And then there are those people who aren’t quite readers, or more-than-readers, a new generation of book enthusiasts who love to talk about the written word and aren’t afraid to type out what they think in public forums. These are the kind of people who, once upon a time, would hang out in a bookstore with a cup of coffee in one hand and a notepad in the other, taking down lists of titles they need to examine and ready for conversation with anyone who happened to wander through their preferred section. The book geek, in other words. And in a society of geeks, the book geek is, perhaps, king. They predate film and the proliferation of recorded music. They have access to the information of the ages. And by God, they’re going to tell you about it. And that’s awesome.
However, somewhere along the lines, something odd has happened. A lot of would-be writers suddenly had the technology and time to become real-life authors, and the king book geeks started talking about their work, just like they had the works of Dickens, Tolkien, Twain, and Heinlein. And as always, they did it loudly, and a lot of people listened.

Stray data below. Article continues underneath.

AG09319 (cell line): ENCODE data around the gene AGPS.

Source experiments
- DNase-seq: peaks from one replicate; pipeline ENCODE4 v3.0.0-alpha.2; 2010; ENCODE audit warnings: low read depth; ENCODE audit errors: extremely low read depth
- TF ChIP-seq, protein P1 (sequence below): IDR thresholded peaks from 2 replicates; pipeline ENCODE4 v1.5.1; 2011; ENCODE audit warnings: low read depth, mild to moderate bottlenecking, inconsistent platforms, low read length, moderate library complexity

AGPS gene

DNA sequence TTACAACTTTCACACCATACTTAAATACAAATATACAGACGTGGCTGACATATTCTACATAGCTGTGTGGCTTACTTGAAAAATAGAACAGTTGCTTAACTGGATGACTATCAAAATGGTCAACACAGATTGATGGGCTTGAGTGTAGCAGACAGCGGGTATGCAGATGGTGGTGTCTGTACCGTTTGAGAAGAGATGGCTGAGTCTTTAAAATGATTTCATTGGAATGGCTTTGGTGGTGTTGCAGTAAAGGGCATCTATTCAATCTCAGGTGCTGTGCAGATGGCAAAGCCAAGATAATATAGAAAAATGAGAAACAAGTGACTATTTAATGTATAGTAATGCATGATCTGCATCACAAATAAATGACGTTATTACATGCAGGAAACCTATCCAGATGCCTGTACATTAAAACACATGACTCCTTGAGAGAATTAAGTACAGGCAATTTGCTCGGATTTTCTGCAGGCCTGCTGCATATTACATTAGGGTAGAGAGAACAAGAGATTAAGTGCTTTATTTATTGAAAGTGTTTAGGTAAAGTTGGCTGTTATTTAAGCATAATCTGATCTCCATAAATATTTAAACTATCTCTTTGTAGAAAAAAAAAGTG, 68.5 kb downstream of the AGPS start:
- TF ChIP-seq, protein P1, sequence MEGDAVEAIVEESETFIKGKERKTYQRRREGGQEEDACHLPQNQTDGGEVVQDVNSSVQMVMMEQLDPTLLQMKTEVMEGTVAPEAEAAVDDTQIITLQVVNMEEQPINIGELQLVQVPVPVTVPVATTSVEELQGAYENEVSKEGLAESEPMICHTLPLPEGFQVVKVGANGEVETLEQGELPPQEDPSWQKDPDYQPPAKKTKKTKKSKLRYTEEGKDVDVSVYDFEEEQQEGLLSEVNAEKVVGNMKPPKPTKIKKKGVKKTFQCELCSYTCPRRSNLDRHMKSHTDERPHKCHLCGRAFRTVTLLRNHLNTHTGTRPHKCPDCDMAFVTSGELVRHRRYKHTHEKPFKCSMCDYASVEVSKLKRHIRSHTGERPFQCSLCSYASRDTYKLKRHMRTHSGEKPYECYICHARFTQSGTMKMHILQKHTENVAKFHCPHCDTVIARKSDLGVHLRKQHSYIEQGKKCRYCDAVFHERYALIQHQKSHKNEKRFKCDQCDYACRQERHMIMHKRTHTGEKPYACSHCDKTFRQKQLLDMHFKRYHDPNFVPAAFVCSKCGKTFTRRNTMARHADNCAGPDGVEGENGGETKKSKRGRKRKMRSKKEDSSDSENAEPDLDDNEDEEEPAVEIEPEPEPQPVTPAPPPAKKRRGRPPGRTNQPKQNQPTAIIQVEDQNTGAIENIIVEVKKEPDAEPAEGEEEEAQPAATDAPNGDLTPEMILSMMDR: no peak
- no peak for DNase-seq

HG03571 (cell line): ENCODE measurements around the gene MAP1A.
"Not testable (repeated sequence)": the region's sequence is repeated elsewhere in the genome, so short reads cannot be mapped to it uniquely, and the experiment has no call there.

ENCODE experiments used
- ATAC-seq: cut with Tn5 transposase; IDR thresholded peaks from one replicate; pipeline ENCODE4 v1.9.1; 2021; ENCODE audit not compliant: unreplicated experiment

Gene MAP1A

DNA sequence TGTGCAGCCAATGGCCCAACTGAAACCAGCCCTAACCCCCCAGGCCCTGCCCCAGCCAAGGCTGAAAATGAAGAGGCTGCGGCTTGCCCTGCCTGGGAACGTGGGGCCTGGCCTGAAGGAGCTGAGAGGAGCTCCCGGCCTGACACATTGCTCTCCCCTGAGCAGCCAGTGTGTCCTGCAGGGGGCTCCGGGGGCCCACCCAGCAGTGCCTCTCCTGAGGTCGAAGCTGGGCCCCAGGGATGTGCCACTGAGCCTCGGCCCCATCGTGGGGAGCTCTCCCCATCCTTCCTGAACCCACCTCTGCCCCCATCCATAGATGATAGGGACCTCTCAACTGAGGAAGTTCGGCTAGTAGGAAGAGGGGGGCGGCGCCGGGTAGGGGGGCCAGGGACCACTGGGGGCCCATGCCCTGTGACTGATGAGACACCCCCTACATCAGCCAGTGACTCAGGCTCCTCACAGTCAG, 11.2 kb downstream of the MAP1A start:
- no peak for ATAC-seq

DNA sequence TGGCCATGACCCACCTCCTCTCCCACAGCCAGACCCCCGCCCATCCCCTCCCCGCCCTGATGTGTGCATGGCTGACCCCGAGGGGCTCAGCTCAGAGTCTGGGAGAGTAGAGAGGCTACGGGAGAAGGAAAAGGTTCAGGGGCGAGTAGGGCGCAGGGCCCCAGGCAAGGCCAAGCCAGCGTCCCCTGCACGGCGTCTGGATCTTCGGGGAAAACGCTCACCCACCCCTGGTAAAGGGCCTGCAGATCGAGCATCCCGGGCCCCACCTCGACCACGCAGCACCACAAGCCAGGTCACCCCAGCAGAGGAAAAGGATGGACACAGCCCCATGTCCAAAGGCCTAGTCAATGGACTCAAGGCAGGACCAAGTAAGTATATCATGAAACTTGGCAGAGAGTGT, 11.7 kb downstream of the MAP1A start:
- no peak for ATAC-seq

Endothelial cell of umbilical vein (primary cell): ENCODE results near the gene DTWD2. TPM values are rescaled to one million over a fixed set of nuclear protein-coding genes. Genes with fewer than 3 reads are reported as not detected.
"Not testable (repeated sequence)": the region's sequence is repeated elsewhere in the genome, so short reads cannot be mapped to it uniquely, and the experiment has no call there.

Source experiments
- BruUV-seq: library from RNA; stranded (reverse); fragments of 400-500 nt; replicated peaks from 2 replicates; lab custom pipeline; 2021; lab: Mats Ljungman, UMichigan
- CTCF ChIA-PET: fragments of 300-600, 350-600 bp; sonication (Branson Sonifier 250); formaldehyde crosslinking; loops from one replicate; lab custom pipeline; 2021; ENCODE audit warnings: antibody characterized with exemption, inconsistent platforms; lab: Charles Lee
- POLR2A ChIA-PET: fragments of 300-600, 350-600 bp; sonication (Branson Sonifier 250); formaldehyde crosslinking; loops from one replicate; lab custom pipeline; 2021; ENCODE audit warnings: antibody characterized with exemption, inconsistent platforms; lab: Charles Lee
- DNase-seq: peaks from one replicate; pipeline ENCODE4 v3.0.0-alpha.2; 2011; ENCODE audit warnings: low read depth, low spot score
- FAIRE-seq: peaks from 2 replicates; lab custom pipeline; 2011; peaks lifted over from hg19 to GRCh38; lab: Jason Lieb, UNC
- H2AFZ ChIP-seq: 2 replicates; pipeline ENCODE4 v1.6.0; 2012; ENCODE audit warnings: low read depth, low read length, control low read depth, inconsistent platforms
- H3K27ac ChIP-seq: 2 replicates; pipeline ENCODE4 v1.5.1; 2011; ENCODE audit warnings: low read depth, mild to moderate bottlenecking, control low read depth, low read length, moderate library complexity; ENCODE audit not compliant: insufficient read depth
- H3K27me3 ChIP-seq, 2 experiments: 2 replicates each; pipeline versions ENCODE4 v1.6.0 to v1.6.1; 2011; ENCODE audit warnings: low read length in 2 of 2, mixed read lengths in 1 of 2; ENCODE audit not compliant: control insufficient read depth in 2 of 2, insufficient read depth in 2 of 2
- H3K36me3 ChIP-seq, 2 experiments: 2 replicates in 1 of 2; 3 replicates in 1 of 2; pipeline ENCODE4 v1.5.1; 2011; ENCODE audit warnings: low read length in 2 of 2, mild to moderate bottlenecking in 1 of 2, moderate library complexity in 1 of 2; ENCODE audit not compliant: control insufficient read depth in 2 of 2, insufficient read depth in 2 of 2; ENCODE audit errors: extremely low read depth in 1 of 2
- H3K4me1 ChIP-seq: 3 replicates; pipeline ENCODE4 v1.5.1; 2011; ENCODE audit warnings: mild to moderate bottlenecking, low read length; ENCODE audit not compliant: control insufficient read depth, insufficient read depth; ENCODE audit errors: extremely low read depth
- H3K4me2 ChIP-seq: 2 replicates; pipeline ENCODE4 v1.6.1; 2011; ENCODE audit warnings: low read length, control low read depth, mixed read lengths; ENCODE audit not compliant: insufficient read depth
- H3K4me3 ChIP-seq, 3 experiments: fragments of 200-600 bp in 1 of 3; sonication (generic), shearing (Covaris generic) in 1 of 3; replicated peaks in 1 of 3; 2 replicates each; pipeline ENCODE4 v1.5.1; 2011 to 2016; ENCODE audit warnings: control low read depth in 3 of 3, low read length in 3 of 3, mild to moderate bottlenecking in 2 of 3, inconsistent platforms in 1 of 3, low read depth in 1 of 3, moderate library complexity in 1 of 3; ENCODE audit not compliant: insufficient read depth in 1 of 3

Suddenly, a lot of authors who’d pushed the magic button to publish started hearing things they hadn’t before. Some heard total strangers say how great their work was and is, but quite a few began to hear comments about format, syntax, spelling, plagiarism, sloppy plotting, and plain old bad taste. They heard these words from people who read a lot and who inform others (who perhaps don’t have the time or aptitude for such levels of reading, or maybe are just really busy and want some good advice on what won’t waste their precious hours,) and the new authors suddenly got very shaky. They decided that perhaps the vocal book geek wasn’t a fan, but an enemy.